Hume, with Helps to the Study of Berkeley: Essays

D. Appleton
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About the author

T. H. (Thomas Henry) Huxley, an English biologist born in London in 1825, was regarded as one of the leading scientists in England by the age of 26. His fame arose primarily from his support of Charles Darwin and Darwin's theory of evolution. Huxley's book Man's Place in Nature, published in 1873, added an anthropological perspective to Darwin's theory; in fact, this book was the first to advocate the idea that anthropoid apes are the closest relatives to humans. Huxley's other scientific interests included comparative anatomy and paleontology. His writings were extensive. On the topic of biology he wrote both from the scientific view and to popularize the subject. Huxley's other books were on education, philosophy, ethics, and theology. His grandson, Aldous Huxley, would later make significant contributions to English literature as well. T.H. Huxley died in 1895.

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Publisher
D. Appleton
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Published on
Dec 31, 1894
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Pages
319
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Language
English
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Purchase one of 1st World Library's Classic Books and help support our free internet library of downloadable eBooks. 1st World Library-Literary Society is a non-profit educational organization. Visit us online at www.1stWorldLibrary.ORG - THE discourse on "Evolution and Ethics," reprinted in the first half of the present volume, was delivered before the University of Oxford, as the second of the annual lectures founded by Mr. Romanes: whose name I may not write without deploring the untimely death, in the flower of his age, of a friend endeared to me, as to so many others, by his kindly nature; and justly valued by all his colleagues for his powers of investigation and his zeal for the advancement of knowledge. I well remember, when Mr. Romanes' early work came into my hands, as one of the secretaries of the Royal Society, how much I rejoiced in the accession to the ranks of the little army of workers in science of a recruit so well qualified to take a high place among us. It was at my friend's urgent request that I agreed to undertake the lecture, should I be honoured with an official proposal to give it, though I confess not without misgivings, if only on account of the serious fatigue and hoarseness which public speaking has for some years caused me; while I knew that it would be my fate to follow the most accomplished and facile orator of our time, whose indomitable youth is in no matter more manifest than in his penetrating and musical voice. A certain saying about comparisons intruded itself somewhat importunately.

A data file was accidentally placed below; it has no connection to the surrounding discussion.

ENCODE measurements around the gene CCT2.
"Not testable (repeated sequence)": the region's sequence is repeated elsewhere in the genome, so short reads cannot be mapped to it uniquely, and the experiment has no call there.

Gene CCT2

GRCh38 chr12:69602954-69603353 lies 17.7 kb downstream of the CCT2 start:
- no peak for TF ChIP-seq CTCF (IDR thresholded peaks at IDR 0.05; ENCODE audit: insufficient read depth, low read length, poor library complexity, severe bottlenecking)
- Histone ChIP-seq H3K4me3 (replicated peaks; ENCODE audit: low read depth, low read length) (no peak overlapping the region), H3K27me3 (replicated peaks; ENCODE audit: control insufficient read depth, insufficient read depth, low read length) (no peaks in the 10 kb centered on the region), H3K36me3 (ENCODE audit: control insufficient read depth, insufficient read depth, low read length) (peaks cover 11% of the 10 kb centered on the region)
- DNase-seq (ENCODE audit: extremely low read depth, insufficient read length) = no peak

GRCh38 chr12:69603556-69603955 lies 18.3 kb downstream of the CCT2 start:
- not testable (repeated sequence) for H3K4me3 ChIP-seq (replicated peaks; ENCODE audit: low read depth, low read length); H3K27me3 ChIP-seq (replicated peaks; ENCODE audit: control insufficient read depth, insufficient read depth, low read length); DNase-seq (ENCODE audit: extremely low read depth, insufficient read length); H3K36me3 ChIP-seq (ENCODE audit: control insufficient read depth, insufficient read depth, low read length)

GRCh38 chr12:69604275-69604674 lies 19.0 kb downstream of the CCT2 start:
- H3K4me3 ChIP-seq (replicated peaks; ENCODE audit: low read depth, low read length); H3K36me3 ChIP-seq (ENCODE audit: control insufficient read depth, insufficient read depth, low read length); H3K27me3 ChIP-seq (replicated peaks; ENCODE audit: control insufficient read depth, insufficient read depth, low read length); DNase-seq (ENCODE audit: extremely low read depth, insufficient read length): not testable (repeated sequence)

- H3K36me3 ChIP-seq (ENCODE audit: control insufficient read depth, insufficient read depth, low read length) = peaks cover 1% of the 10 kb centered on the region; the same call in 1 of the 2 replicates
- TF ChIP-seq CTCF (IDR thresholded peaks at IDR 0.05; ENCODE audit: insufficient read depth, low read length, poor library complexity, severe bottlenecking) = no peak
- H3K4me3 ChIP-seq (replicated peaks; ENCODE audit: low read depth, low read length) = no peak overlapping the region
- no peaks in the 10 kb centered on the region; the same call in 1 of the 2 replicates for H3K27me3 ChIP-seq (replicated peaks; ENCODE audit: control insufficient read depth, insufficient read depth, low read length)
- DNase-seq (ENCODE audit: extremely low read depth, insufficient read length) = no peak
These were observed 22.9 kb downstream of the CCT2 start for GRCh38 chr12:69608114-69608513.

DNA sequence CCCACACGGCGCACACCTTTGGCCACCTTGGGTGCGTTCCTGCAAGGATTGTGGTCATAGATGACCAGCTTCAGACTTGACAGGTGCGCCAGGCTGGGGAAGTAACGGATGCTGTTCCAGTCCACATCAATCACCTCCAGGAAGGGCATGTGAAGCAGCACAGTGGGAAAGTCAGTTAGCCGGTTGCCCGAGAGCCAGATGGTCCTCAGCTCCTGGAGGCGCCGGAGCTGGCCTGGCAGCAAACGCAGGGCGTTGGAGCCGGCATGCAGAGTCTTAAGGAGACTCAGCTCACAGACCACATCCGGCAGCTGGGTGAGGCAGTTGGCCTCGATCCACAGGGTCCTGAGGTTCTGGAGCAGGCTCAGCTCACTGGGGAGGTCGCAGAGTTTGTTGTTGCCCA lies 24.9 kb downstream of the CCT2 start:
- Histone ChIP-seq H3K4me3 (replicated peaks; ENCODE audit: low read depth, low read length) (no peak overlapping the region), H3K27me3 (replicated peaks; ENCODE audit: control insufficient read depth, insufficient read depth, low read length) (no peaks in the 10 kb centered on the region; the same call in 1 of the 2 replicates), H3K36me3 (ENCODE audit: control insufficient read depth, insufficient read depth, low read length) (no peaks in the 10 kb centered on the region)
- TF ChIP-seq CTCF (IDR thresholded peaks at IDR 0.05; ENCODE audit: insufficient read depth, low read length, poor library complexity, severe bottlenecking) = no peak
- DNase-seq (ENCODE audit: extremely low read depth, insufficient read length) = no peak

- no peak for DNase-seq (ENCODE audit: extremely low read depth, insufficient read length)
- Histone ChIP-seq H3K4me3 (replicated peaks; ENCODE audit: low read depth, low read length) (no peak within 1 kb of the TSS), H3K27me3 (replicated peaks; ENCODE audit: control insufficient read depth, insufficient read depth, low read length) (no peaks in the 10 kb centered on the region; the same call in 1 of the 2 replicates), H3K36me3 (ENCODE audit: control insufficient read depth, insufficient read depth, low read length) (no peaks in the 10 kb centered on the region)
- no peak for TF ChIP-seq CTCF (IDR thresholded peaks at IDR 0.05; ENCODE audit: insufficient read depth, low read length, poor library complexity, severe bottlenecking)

Purchase one of 1st World Library's Classic Books and help support our free internet library of downloadable eBooks. 1st World Library-Literary Society is a non-profit educational organization. Visit us online at www.1stWorldLibrary.ORG - THE discourse on "Evolution and Ethics," reprinted in the first half of the present volume, was delivered before the University of Oxford, as the second of the annual lectures founded by Mr. Romanes: whose name I may not write without deploring the untimely death, in the flower of his age, of a friend endeared to me, as to so many others, by his kindly nature; and justly valued by all his colleagues for his powers of investigation and his zeal for the advancement of knowledge. I well remember, when Mr. Romanes' early work came into my hands, as one of the secretaries of the Royal Society, how much I rejoiced in the accession to the ranks of the little army of workers in science of a recruit so well qualified to take a high place among us. It was at my friend's urgent request that I agreed to undertake the lecture, should I be honoured with an official proposal to give it, though I confess not without misgivings, if only on account of the serious fatigue and hoarseness which public speaking has for some years caused me; while I knew that it would be my fate to follow the most accomplished and facile orator of our time, whose indomitable youth is in no matter more manifest than in his penetrating and musical voice. A certain saying about comparisons intruded itself somewhat importunately.
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